“The market really treated it like it was a PFS, and didn’t take into account that it’s early days in terms of study work at Chalice,” Goyder said.
“It’s a large, low grade deposit.
“In terms of other similar deposits, you’ve got Boddington, Mt Keith, Cadia, all those projects took some time for the owners to get their head around the economics.
“I think the market is really ready to pull the trigger on anything they don’t understand and that’s what’s happened.”
On the price assumptions used in the study, projected for a project not expected to be in operation until 2029, Goyder said few projects would be developed if only consensus pricing was followed.
“If you use consensus on any project, most of them wouldn’t go other than various gold projects.”
Up a radical 7.6% today is Bill Beament’s Develop Global (ASX:DVP), which is shooting up on a mine plan that shows it can get the Woodlawn copper and zinc mine into production for just $32m with a six-month runway from the start of the redevelopment to production.
Over a seven-year mine life the operation in regional New South Wales, bought from the administrators of Heron Resources, would deliver 10,000t of copper, 35,000t of zinc and $90m of pre-tax cashflow a year, with a pre-tax NPV of $481m and IRR of 367%.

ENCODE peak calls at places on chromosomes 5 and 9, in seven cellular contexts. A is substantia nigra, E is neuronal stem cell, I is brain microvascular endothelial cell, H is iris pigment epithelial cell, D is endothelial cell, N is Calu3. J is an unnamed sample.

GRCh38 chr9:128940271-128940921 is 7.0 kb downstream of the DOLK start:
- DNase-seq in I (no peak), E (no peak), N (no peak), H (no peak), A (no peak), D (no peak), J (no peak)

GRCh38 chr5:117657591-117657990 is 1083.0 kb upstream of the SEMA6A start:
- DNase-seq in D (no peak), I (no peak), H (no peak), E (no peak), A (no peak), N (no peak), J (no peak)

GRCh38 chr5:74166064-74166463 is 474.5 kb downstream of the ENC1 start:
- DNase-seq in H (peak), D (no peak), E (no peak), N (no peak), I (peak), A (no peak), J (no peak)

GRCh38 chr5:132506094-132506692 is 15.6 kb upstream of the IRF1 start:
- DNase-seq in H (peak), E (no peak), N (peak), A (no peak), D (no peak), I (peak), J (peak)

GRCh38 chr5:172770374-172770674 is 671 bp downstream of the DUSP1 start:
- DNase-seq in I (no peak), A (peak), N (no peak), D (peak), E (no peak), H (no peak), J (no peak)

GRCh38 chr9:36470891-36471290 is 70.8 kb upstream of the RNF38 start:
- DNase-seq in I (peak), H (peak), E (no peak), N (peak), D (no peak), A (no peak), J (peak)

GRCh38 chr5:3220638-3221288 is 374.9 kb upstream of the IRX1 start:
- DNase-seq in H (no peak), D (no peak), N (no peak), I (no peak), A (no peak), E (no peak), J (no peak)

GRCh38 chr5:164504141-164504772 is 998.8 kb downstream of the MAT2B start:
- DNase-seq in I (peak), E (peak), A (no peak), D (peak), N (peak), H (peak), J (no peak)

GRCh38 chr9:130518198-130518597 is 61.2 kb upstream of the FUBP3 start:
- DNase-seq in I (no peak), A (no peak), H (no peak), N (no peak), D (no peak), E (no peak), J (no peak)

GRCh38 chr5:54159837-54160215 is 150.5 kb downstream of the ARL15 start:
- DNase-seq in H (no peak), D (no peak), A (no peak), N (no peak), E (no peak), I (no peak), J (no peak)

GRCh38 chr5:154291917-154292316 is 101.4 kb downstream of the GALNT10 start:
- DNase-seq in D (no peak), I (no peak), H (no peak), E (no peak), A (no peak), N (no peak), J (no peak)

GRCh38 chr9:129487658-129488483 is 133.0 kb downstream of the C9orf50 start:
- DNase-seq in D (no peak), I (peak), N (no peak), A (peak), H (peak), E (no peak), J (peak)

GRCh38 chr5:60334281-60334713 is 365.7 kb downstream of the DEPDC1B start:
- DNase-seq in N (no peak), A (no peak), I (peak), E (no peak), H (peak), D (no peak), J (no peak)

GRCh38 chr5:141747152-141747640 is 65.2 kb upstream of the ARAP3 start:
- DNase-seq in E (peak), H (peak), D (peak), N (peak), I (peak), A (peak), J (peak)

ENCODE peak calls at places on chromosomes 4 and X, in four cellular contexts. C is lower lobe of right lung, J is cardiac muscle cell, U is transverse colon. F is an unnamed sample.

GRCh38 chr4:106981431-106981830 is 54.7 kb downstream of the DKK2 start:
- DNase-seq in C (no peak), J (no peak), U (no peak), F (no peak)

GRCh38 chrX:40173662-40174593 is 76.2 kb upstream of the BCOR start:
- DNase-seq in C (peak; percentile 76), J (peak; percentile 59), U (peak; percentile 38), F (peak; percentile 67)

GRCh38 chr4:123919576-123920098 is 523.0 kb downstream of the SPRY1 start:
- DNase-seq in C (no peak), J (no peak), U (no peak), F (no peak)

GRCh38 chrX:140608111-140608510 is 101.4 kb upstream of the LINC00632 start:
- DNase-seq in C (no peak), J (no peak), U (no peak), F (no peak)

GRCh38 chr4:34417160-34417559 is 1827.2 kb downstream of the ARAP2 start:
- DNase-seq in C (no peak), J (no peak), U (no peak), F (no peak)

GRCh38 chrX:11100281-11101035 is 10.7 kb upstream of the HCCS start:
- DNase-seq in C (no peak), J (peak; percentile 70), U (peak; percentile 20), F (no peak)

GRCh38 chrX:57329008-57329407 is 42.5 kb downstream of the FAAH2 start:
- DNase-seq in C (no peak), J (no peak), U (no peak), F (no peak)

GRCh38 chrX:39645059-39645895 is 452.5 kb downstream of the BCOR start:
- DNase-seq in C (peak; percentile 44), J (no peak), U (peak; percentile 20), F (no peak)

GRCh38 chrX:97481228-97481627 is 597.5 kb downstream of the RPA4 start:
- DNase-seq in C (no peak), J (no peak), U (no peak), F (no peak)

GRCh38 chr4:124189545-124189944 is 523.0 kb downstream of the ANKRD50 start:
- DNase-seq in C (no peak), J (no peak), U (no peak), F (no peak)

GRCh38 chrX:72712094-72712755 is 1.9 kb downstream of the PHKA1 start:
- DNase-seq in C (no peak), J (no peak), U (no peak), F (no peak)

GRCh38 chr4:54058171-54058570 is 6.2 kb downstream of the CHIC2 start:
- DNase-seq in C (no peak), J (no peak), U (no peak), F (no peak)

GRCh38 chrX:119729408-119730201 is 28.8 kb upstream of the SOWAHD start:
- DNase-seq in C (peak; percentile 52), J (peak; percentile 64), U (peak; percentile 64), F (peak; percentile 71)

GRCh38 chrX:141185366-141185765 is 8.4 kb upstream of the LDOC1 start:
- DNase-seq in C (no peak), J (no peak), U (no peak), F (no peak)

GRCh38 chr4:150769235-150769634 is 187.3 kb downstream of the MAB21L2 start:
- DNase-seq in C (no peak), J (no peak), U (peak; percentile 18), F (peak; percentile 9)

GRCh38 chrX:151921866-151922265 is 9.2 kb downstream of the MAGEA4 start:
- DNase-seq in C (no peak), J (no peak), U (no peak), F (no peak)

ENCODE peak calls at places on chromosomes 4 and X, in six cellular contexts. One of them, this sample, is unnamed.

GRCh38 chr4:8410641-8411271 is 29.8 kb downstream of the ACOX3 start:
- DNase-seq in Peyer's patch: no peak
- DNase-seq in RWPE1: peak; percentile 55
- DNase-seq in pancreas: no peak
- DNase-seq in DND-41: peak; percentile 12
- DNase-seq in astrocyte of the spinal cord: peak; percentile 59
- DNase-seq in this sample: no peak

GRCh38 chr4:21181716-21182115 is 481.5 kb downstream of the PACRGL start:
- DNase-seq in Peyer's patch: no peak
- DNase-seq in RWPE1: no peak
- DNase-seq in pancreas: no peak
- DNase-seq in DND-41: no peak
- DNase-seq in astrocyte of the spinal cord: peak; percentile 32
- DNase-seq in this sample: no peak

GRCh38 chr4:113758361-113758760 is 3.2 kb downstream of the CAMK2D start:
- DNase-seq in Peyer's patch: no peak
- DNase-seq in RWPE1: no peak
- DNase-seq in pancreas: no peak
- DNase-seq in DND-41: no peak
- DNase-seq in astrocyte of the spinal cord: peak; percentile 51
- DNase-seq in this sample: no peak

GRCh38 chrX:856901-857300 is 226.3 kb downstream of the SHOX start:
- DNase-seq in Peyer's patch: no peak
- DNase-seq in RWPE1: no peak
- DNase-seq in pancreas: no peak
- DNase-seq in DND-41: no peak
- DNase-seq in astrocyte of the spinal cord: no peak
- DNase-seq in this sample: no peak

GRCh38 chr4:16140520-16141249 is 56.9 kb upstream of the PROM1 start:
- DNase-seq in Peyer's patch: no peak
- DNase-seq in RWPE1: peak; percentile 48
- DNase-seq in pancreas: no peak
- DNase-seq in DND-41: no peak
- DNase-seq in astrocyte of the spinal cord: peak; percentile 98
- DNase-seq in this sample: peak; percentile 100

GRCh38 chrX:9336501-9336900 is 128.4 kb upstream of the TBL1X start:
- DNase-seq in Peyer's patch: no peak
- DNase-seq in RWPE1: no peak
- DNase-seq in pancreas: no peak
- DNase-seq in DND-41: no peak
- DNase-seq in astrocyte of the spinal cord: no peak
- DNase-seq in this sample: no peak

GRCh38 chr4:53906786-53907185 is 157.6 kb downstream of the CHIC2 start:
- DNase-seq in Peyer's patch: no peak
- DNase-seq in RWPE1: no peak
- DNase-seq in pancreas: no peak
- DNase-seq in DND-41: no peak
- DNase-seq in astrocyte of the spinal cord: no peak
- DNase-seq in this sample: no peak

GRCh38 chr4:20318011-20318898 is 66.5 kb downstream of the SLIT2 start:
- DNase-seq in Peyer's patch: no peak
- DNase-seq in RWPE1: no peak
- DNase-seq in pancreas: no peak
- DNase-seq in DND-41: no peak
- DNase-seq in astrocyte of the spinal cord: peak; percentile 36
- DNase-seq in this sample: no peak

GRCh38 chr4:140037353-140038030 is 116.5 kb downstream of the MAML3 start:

It sets up Woodlawn as the first major development for the mining services/energy metals firm, which also owns the Sulphur Springs copper-zinc project in WA, the mining contract at the Bellevue gold mine and is attempting to acquire Pioneer Dome lithium project owner Essential Metals (ASX:ESS) with the support of major shareholder Mineral Resources (ASX:MIN).
Develop has spent $44m on pre-production capital already, including 3.2km of underground development to enable drilling from underground, with the first 18 months of production at the Kate Lens already exposed.
A resource update is due in the December quarter ahead of a further resource and reserve update in the March quarter ahead of a mine plan update and FID.
“This mine plan shows Woodlawn is set to create significant value for
Develop,” DVP MD Beament said.
“The exceptional financial results stem from two key factors. First, the extremely favourable price we paid for the asset, which included extensive near-new infrastructure, vast underground development and an existing high-grade mineral inventory.
“Second, our operational team over the past year has completed further capital activities including extensive underground development, extending primary ventilation/escapeway systems, significant metallurgical testwork and process flowsheet optimisation, which greatly de-risks a production restart.
“The 40,000m of underground diamond drilling completed since late 2022, which consistently hit extensive mineralisation, is not included in this mine plan update and hence we are extremely excited about the Resource update next quarter and the next mine plan update in the March quarter 2024, both of which will include the latest results.
“Woodlawn now boasts extremely strong technical and financial foundations. These ensure the project can maximise its leveraged exposure to an upturn in commodity prices, especially copper and zinc, while continuing to grow the inventory, mine life and production rates.”